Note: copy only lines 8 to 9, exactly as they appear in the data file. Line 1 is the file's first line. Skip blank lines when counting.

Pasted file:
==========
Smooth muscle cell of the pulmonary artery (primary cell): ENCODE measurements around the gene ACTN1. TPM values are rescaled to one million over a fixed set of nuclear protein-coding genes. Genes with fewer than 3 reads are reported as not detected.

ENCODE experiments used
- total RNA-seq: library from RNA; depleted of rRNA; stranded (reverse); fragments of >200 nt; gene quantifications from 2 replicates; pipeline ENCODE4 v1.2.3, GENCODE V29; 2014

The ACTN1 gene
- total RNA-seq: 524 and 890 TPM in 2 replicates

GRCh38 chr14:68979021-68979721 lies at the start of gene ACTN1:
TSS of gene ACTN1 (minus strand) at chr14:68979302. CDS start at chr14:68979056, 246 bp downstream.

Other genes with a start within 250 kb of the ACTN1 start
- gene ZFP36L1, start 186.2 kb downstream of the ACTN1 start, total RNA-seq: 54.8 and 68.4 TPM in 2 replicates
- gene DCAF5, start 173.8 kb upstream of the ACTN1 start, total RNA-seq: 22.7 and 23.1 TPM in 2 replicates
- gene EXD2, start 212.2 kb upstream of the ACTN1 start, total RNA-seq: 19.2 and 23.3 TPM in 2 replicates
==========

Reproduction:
Other genes with a start within 250 kb of the ACTN1 start
- gene ZFP36L1, start 186.2 kb downstream of the ACTN1 start, total RNA-seq: 54.8 and 68.4 TPM in 2 replicates